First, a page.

Karate Black Belt (A.K.B.B.A.) began as the Southwest Karate Black Belt
Association (S.W.K.B.B.A.). Under the guidance of Mr. Allen Steen,
American and Texas Karate Pioneer, the association became one of the largest and
most dynamic martial arts associations in the world.
composed of Black Belts from Allen Steen's Texas Karate Institute empire along
with other top Black Belt competitors and promoters from the Southwest United
States. Some of the notable Black Belts include David "Dai Won" Moon
(winner of 3 consecutive U.S. Championships in the 1960's) and Sam Allred (a New
Mexico Karate Pioneer who promoted the famous Central North American Karate
Association was a virtual Who’s Who of the top
karate competitors in the United States. Association Black Belts
literally dominated the top 10 rankings throughout the 1960’s and
1970’s. The association was founded by Allen Steen, Grand Champion
winner of the 1964 Long Beach Internationals and promoter of the United
States Karate Championships. Among its membership were such karate
pioneers and martial arts greats as Mr. J. Pat Burleson (winner of many
National titles in the 1960’s and promoter of the famous “rough and
tough” Texas State Karate Championships), Mike Anderson, Skipper
Mullins, Demetrius "The Greek" Havanas, Walt Bone, Al Dacascos, Ed
Daniels, and Fred Wren, just to name a few.
Karate in Texas was hard and tough, throughout the
entire country, the Allen Steen brand of Tae Kwon Do - Chung Do Kwan was
known as “Texas Blood and Guts Karate". So tough were A.K.B.B.A. Black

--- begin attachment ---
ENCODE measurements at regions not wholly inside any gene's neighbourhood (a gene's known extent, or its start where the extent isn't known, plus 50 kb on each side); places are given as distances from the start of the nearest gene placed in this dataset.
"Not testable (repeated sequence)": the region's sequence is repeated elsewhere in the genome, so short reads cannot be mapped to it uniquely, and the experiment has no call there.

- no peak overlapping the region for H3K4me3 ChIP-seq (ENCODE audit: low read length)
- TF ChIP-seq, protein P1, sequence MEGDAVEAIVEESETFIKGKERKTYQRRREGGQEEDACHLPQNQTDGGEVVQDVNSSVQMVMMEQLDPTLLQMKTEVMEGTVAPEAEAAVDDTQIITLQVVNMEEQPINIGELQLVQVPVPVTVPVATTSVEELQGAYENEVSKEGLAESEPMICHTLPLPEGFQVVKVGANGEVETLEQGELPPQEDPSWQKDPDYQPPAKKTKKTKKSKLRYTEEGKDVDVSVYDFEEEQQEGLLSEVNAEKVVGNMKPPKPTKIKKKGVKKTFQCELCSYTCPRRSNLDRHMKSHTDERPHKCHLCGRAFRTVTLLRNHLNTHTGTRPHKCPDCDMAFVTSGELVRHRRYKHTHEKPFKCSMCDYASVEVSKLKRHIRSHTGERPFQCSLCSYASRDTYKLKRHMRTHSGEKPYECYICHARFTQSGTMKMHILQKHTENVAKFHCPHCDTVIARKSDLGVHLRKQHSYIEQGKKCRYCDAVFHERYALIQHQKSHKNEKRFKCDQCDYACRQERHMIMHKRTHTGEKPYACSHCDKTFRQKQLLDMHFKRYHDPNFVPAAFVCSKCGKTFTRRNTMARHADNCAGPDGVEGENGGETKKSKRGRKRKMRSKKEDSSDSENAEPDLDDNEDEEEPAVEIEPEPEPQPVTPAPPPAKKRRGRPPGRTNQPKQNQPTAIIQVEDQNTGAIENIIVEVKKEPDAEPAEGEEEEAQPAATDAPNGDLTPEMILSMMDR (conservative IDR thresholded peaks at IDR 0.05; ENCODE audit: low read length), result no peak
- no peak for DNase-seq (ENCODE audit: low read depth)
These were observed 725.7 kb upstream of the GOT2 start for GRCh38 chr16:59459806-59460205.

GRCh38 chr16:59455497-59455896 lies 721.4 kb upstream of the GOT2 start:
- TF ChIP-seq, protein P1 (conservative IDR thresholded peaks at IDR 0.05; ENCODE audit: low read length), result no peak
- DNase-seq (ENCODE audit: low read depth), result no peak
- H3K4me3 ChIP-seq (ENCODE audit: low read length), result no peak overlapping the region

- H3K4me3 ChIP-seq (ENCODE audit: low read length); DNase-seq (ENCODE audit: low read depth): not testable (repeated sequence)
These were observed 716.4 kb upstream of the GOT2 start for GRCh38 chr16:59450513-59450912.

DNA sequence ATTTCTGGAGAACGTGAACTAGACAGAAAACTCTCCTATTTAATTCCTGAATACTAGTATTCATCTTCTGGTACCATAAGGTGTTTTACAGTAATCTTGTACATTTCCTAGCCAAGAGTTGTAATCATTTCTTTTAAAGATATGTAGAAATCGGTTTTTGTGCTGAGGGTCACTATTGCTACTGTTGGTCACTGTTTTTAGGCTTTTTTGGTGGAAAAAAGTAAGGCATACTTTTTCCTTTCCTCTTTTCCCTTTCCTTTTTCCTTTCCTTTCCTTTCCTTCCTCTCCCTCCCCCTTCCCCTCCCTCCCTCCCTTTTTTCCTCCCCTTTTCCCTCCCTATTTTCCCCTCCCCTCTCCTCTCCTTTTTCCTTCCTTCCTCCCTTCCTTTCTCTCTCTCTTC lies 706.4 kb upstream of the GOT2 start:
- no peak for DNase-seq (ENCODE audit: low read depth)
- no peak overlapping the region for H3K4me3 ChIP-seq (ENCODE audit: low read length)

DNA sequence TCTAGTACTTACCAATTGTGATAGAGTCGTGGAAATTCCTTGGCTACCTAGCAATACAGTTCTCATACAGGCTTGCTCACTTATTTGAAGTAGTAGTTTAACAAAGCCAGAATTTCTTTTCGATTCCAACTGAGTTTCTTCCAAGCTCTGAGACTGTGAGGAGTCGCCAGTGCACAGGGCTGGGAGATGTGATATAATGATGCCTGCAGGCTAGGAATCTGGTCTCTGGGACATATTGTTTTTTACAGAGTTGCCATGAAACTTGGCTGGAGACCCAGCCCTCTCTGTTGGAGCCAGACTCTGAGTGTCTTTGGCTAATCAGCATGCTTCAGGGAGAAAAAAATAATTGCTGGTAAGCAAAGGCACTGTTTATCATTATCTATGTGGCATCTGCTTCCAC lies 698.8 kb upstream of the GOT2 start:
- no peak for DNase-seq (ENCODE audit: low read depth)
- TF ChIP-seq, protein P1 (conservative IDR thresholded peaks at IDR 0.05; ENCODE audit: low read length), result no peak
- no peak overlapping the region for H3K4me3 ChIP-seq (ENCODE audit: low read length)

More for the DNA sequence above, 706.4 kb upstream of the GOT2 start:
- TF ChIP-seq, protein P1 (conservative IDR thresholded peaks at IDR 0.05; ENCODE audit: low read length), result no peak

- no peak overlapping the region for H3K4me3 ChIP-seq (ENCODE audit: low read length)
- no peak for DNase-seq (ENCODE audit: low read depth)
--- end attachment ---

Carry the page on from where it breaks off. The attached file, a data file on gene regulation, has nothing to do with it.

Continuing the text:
Belts, that one national tournament competitor in the 1970’s commented
on why he came to a national tournament but didn’t compete, “I didn’t
travel over a thousand miles to have my teeth knocked out by some
Texan.” Such was the reputation of the Black Belts of the association
that an article in the Black Belt Magazine once commented “anyone in the
tournament facing someone wearing the red and black Southwest Karate
Black Belt Association emblem knows he's in for a tough fight."
The Association grew so large throughout the nation
that it no longer was really a “Southwest” association, but an American
association. So in 1972, the name was changed to the American Karate
Black Belt Association, and the former red and black shield of the
S.W.K.B.B.A. was changed to the now familiar red, white and blue
In the late 1970’s, after years of owning and
operating many successful karate school chains and successfully
producing international tournament competitions, Allen Steen entered
into other business avenues. He settled into the king of all Texas
enterprises, the oil business. He began to divest his vast holdings in
the karate schools and tournaments to various students and friends. Mr.
Walt Mason and Mr. Barry Guimbellot purchased the Richardson School of
Allen Steen’s Texas Karate Institutes. Walt Mason and Barry Guimbellot
opened and successfully opened and managed several other Texas Karate
Institutes in the surrounding Dallas, Texas area.
With Allen Steen’s departure from the helm, many of
his highly capable associates and students, who had long been
established in their own schools while obtaining national reputations in
their own rights, began to form or focus on their own organizations.
Under Allen Steen’s direction the A.K.B.B.A. had
gained the reputation of one of the highest standards in the world in
requirements for school quality and belt ranking. Whether it was true
or not, the comment was often made that “a Brown Belt from the A.K.B.B.A.